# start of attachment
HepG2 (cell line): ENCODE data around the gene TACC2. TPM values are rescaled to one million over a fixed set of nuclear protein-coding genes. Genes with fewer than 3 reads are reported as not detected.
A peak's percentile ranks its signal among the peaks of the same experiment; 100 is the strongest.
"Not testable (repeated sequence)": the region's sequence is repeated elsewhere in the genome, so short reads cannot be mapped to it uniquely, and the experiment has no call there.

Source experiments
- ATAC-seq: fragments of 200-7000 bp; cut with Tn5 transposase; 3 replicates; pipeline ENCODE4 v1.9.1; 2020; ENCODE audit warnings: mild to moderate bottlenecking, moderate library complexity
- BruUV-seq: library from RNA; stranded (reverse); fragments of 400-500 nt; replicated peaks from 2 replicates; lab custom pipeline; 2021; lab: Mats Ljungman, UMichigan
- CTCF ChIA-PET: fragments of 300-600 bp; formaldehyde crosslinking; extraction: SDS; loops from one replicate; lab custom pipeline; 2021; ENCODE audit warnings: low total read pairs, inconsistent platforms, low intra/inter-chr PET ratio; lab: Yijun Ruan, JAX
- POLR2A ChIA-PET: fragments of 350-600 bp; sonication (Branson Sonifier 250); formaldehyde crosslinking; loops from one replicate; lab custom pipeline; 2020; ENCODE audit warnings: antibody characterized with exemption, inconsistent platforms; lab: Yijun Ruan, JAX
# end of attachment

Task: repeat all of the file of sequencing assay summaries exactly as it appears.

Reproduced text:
HepG2 (cell line): ENCODE data around the gene TACC2. TPM values are rescaled to one million over a fixed set of nuclear protein-coding genes. Genes with fewer than 3 reads are reported as not detected.
A peak's percentile ranks its signal among the peaks of the same experiment; 100 is the strongest.
"Not testable (repeated sequence)": the region's sequence is repeated elsewhere in the genome, so short reads cannot be mapped to it uniquely, and the experiment has no call there.

Source experiments
- ATAC-seq: fragments of 200-7000 bp; cut with Tn5 transposase; 3 replicates; pipeline ENCODE4 v1.9.1; 2020; ENCODE audit warnings: mild to moderate bottlenecking, moderate library complexity
- BruUV-seq: library from RNA; stranded (reverse); fragments of 400-500 nt; replicated peaks from 2 replicates; lab custom pipeline; 2021; lab: Mats Ljungman, UMichigan
- CTCF ChIA-PET: fragments of 300-600 bp; formaldehyde crosslinking; extraction: SDS; loops from one replicate; lab custom pipeline; 2021; ENCODE audit warnings: low total read pairs, inconsistent platforms, low intra/inter-chr PET ratio; lab: Yijun Ruan, JAX
- POLR2A ChIA-PET: fragments of 350-600 bp; sonication (Branson Sonifier 250); formaldehyde crosslinking; loops from one replicate; lab custom pipeline; 2020; ENCODE audit warnings: antibody characterized with exemption, inconsistent platforms; lab: Yijun Ruan, JAX